I’m becoming more comfortable at the piano. I can form chords. I can play some sharps and flats. I might even be able to fool someone that I know what I’m doing for at least ten seconds. Until they look at my feet.
I have been ignoring the pedals. I know they’re down there. I know they do something. But the songs, when I get them right, sound okay without them, and trying to play with both hands is difficult enough. Adding feet just seems too complicated.
This is typical of my approach to learning things. When I studied French, I didn’t pay attention to the accents. This wasn’t because of an American bias – I didn’t think. “We don’t have accents so I won’t learn them.” – It was sheer laziness. And because I’m comfortable with bluntness (which, in my case, is fundamentally tied to laziness). I had no desire to be fluent; I just wanted to be able to get the general idea and express it. “Biere, s’il vous plait.” Call it Close Enough Learning. Now that I’m teaching myself Spanish, using the app Duolingo, again I’m not bothering with accents. Instead, I ignore the comment each time it says, “Don’t forget the accents!” After all, it still lets me go on. It knows what I mean. Close enough, good enough.
Yes, I know this is wrong and ignorant and I should be ashamed and as a professor and poet interested in the nuances of words and blahblahblah, but . . . so be it. Most of the time my tool box – metaphorically speaking — has three tools – hammer, screwdriver, pliers. You don’t want me for any fine or subtle work. If it can’t be twisted, pounded, or pulled off, you probably want someone else for the job. I’m good at demolition, not construction.
Ironically, one of the reasons we finally bought a piano was because the digital keyboard that my wife was using didn’t have pedals, and she had reached the point where she needed them. It was affecting her ability to improve. When she plays, using the pedals of course, it sounds impressive. It may be a song that I too practice, but with her, it will be “Whoa, that sounds good. What is that?”
So, recently I decided my attitude needed to change. I needed to stop simply ignoring all those pedal marks in the books and try to do something about them. Like maybe learn what they do. (This resolution, by the way, only applies to piano; I have no intention of paying attention to the accent marks in Spanish.)
To accomplish this, I could have asked my wife or someone who knows how to play. I could have Googled the information. I could have read the book more closely. Or, I could just stomp around and see what happens. I chose this last option. It’s not a process that you would want of a doctor or a surgeon, but since I’m only playing for myself, it doesn’t matter.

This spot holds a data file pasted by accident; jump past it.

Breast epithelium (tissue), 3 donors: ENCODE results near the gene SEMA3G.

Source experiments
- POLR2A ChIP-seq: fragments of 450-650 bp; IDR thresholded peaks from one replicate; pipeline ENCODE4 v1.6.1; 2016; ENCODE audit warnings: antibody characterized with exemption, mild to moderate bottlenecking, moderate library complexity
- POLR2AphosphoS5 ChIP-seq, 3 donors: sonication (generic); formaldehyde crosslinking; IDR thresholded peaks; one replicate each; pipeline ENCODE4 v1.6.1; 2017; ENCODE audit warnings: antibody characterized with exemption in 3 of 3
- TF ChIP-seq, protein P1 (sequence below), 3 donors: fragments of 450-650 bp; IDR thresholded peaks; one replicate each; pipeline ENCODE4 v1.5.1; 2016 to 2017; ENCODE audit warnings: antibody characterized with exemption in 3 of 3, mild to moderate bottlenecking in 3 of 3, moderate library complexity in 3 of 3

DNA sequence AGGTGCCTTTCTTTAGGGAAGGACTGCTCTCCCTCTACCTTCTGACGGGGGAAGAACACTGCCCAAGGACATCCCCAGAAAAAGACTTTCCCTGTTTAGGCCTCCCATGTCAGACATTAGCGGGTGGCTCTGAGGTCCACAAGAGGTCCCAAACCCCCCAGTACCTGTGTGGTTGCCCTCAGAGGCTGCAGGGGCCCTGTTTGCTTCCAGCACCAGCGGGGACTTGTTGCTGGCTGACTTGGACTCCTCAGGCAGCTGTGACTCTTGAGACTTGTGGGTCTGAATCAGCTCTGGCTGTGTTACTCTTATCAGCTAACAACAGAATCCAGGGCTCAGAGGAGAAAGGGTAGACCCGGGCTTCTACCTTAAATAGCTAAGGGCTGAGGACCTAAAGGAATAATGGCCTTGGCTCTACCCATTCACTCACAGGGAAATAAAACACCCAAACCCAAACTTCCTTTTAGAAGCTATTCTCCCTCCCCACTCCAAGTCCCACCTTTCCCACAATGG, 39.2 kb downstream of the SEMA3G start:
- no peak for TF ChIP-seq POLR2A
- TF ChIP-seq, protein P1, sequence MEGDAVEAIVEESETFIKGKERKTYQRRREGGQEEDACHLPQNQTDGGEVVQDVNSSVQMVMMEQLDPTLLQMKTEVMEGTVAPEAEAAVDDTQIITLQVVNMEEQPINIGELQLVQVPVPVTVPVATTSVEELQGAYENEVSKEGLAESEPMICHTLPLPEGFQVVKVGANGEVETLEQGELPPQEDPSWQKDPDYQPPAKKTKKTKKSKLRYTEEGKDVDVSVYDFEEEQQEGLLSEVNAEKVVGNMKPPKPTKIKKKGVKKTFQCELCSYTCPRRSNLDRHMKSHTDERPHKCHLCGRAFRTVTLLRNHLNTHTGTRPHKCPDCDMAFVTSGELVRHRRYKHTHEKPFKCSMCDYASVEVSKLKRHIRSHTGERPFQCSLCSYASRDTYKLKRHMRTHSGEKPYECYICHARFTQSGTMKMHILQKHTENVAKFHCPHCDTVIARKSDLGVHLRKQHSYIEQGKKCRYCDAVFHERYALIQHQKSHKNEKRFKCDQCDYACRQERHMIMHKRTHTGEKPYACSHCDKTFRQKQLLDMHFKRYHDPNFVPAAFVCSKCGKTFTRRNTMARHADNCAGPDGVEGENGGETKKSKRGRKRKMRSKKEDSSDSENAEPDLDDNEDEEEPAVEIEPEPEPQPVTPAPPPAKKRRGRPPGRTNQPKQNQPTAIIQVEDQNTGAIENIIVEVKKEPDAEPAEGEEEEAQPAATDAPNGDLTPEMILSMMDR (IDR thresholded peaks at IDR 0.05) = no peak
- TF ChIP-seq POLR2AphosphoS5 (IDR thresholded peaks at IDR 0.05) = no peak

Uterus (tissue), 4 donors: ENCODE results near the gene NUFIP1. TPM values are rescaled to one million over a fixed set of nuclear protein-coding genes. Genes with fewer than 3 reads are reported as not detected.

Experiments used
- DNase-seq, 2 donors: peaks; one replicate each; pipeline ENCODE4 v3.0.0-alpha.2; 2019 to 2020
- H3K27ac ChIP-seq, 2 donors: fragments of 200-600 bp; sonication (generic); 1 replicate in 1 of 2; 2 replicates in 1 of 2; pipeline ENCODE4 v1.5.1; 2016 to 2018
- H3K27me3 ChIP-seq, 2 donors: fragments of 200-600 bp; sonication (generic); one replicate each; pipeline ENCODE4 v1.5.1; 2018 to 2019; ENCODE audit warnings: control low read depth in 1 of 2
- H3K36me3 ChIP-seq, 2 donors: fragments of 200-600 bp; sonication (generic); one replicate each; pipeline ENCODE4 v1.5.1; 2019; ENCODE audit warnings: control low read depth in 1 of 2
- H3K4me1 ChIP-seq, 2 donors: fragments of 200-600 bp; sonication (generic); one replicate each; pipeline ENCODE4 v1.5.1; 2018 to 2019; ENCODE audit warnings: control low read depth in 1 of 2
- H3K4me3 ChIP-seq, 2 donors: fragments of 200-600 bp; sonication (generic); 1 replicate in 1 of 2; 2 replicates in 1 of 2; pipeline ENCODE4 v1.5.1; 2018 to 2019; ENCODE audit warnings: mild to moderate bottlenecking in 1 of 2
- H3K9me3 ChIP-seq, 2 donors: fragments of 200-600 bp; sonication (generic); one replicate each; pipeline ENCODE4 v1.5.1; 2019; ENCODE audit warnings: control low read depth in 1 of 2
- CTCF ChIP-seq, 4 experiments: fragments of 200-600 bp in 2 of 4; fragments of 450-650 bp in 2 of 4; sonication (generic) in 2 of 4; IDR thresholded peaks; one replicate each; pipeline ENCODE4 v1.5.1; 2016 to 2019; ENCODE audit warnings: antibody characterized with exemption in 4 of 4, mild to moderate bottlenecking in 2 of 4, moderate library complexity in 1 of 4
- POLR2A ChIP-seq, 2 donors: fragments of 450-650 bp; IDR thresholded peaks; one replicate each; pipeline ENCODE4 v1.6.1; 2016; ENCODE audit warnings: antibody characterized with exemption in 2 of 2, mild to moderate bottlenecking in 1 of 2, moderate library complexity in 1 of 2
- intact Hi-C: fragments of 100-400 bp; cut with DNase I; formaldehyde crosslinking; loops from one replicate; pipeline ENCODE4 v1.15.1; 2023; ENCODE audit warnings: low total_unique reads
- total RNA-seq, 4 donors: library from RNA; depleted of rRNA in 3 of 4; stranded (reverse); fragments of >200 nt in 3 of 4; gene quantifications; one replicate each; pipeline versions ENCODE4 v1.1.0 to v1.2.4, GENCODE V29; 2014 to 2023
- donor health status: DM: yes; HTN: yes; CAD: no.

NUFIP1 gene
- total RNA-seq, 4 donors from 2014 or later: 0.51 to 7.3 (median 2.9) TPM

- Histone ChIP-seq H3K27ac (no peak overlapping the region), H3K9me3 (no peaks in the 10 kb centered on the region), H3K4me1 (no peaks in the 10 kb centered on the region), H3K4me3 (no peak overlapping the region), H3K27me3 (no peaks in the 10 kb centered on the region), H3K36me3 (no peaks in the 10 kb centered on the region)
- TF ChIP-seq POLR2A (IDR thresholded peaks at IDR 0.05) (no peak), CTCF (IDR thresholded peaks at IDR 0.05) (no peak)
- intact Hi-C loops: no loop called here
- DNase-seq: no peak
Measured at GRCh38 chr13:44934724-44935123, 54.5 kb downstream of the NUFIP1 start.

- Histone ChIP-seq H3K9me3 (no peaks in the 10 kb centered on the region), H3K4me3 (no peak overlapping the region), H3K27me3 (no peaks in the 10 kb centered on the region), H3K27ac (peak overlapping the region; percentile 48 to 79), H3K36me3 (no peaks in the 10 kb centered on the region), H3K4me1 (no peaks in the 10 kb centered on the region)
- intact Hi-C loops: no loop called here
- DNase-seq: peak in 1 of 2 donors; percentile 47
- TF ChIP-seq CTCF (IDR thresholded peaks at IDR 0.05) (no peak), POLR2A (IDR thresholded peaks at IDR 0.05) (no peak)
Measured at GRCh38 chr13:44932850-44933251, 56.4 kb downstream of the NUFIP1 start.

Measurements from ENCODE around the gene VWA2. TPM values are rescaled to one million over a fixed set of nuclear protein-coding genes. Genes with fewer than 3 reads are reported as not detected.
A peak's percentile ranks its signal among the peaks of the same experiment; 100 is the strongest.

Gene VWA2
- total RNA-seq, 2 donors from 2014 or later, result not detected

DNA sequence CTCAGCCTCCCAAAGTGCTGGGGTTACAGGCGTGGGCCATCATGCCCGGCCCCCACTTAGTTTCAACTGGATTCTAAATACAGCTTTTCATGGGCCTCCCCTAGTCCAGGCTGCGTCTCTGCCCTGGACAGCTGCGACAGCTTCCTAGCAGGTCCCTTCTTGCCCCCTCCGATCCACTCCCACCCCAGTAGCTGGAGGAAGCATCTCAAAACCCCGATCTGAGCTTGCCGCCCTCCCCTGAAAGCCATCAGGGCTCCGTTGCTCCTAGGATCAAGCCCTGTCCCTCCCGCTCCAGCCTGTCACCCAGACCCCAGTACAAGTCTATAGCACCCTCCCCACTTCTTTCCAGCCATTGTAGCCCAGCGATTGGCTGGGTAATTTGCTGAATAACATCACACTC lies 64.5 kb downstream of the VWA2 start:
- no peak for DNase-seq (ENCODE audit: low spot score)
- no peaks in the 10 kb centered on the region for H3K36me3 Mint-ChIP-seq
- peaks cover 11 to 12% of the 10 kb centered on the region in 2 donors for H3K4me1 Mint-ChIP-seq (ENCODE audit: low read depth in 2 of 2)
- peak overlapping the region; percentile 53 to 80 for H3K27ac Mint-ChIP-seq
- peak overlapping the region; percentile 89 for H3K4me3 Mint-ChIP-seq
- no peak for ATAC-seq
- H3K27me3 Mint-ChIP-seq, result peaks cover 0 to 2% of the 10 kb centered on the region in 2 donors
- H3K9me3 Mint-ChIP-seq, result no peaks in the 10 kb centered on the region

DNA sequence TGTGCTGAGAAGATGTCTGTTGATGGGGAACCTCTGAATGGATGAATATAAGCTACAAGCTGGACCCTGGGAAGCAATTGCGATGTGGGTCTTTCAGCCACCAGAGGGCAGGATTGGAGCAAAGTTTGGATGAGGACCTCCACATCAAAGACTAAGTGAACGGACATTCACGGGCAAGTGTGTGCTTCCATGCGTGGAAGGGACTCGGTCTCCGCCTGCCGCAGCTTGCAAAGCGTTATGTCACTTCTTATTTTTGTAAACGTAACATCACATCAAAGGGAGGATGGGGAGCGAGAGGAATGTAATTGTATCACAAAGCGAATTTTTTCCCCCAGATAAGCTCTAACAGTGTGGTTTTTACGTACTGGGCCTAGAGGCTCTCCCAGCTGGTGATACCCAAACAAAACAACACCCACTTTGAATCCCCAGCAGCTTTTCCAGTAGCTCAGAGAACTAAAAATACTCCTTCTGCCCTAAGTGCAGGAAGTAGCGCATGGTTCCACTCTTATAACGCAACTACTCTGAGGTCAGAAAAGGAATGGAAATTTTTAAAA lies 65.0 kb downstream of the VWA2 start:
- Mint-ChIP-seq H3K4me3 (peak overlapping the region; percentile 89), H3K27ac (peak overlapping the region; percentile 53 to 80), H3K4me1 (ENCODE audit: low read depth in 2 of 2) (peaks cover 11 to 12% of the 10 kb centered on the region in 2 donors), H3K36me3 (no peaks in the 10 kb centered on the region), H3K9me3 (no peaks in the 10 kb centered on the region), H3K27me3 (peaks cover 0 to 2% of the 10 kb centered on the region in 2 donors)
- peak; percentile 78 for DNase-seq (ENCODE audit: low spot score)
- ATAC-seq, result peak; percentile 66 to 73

If I want to justify this approach, I could say how I once heard that John Lennon was a fingers-on-the-fretboard composer. He would mess around to work things out rather than approach composition from a theoretical perspective. This is nicely romantic… but it takes a long time and I’m no John Lennon.
I think I’ve figured out what the pedal on the right does – it makes notes last longer until they become a big higgledy-piggledy mess (that’s the technical term). I think of it as the “horror film” pedal. Someone’s cooooooming! Someone’s in the woooooooods! The one on the left seems to change the notes somehow. It’s a little weird, so I avoid it. The one in the middle? I have no idea. It doesn’t seem to do anything. I wonder if it’s just for show, or if there’s some effect that I don’t know about. Every time I push it, I think of an old Steve Wright joke: “In my house there’s this light switch that doesn’t do anything. Every so often I would flick it on and off just to check. Yesterday, I got a call from a woman in Madagascar. She said, ‘Cut it out.’”
I also remember driving through France years ago with an American friend. We kept laughing at road signs with an exclamation mark — ! – on them. “Surprise!” we would say each time we saw one. “Surprise!” We would laugh as we sped through the little towns. Finally when one of us said, “I wonder what that sign means,” from the back seat, the French woman who would become my wife quietly said, “It means Danger. Slow down.”
I probably should ask about the middle pedal. What if it’s an ejector pedal or something? But maybe some ignorance is, if not bliss, at least okay. For now just working with the pedal on the right may be good enough. After all, I only use a few of the buttons on the dishwasher, the microwave, the car stereo. I don’t have to know how everything works; do I? That would be overkill, n’ést-cé-pås?
A professor at the University of North Carolina School of the Arts, Joseph Mills holds an endowed chair, the Susan Burress Wall Distinguished Professorship in the Humanities. He has published six collections of poetry, including This Miraculous Turning and Angels, Thieves, and Winemakers (2nd edition), and most recently Exit, Pursued By a Bear. Although he has achieved awards and acclaim for his work, no one, not even the most sympathetic and pitying, would praise the way he blunders through “Amazing Grace” or rudimentary piano pieces. Nonetheless, in his middle age, he has decided to learn piano, and he suspects that it has begun to change his life in unanticipated ways.